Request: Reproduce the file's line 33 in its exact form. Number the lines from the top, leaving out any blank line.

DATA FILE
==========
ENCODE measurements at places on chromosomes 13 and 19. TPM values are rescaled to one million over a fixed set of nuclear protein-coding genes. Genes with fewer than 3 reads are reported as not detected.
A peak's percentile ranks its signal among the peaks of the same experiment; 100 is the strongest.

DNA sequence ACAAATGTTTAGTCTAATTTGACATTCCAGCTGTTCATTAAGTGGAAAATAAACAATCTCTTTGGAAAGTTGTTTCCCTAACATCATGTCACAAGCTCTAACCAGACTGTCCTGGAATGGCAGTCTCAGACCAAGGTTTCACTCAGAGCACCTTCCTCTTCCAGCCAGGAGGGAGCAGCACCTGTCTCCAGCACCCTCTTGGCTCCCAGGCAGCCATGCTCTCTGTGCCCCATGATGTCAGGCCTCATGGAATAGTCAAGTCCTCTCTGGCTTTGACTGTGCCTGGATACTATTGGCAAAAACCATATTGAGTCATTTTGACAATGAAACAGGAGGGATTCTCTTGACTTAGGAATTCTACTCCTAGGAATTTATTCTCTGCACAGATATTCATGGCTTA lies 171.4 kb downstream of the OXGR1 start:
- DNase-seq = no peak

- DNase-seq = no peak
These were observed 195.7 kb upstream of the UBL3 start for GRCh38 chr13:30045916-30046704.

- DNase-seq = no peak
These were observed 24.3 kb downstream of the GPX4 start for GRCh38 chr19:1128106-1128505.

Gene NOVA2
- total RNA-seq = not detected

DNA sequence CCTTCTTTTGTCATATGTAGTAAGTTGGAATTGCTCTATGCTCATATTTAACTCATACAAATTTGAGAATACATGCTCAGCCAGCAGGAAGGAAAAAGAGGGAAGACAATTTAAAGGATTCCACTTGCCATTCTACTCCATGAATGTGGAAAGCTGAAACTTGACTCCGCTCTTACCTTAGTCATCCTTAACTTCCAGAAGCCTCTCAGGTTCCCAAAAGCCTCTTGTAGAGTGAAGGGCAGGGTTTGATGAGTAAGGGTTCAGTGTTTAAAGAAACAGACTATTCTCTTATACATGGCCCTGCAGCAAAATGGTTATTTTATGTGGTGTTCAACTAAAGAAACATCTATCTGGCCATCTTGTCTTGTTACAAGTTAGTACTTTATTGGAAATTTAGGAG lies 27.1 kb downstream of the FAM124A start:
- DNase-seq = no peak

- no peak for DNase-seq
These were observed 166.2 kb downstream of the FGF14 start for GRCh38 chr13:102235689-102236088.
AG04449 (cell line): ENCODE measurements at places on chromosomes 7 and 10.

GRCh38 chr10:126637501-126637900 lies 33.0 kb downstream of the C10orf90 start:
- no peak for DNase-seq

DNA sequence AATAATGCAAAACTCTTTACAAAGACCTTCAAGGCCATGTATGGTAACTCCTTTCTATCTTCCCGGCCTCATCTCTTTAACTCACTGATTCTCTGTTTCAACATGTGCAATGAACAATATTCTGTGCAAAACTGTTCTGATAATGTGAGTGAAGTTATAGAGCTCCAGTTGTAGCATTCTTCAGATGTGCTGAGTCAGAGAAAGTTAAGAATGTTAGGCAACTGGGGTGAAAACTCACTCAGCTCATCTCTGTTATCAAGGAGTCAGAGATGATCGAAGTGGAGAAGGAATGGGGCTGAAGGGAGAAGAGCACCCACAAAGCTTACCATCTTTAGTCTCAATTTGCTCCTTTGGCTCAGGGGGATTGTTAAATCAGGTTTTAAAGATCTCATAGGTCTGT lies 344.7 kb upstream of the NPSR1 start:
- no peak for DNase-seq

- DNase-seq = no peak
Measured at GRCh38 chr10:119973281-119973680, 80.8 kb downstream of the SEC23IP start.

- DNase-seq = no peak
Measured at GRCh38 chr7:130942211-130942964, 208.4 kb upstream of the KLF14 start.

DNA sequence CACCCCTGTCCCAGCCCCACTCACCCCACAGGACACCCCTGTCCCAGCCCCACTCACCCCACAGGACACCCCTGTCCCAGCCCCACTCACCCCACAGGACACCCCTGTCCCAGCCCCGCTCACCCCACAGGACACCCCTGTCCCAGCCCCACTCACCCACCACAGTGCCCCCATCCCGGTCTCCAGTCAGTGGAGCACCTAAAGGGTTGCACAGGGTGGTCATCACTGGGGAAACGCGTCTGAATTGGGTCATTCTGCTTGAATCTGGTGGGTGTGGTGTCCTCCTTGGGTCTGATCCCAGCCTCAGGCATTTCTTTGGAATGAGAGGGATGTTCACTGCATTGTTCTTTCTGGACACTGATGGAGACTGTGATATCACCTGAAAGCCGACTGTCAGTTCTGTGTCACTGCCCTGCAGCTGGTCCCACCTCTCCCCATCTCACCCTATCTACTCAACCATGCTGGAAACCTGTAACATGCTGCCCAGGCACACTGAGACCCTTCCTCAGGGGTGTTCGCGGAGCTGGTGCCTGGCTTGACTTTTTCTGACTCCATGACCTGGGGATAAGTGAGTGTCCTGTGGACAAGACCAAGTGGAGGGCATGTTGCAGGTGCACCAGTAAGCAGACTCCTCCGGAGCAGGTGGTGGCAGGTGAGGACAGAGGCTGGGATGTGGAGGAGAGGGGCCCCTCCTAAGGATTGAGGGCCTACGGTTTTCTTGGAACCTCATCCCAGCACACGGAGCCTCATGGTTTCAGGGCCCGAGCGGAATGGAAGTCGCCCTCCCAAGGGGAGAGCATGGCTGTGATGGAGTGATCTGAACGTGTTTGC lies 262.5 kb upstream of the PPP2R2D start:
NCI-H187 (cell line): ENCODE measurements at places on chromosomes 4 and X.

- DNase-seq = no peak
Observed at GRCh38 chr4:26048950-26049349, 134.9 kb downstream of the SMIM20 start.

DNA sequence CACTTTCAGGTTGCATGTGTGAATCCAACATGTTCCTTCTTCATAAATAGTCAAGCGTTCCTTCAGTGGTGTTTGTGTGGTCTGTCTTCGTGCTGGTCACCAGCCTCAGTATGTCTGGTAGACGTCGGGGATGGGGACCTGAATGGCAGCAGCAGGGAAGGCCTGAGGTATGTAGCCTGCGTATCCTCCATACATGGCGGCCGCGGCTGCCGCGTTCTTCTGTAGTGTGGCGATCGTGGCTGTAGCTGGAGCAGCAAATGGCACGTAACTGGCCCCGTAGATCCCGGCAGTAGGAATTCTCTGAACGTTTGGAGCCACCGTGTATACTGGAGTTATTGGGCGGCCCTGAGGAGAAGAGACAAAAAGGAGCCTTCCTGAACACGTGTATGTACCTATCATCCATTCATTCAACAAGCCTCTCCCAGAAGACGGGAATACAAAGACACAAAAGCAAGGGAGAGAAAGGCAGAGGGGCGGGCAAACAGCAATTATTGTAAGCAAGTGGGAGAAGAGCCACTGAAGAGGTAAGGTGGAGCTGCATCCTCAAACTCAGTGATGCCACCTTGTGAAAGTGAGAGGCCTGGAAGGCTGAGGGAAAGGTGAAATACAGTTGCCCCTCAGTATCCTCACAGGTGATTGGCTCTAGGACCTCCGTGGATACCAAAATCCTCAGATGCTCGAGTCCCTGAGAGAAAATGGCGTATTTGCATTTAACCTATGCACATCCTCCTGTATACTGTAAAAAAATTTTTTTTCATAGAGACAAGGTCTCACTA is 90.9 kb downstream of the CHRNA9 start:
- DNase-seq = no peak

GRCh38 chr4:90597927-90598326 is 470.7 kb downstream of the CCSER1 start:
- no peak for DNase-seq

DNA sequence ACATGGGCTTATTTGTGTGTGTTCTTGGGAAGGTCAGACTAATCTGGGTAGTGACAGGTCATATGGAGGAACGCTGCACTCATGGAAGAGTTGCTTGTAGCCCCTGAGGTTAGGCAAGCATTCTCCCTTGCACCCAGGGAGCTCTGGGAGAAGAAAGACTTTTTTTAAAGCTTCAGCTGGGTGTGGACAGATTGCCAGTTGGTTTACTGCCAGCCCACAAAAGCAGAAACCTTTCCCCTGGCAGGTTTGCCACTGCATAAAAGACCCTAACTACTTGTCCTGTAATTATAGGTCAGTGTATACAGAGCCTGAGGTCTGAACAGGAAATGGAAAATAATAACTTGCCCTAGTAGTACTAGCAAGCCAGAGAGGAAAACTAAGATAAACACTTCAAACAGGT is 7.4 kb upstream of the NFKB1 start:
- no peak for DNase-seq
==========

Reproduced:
- no peak for DNase-seq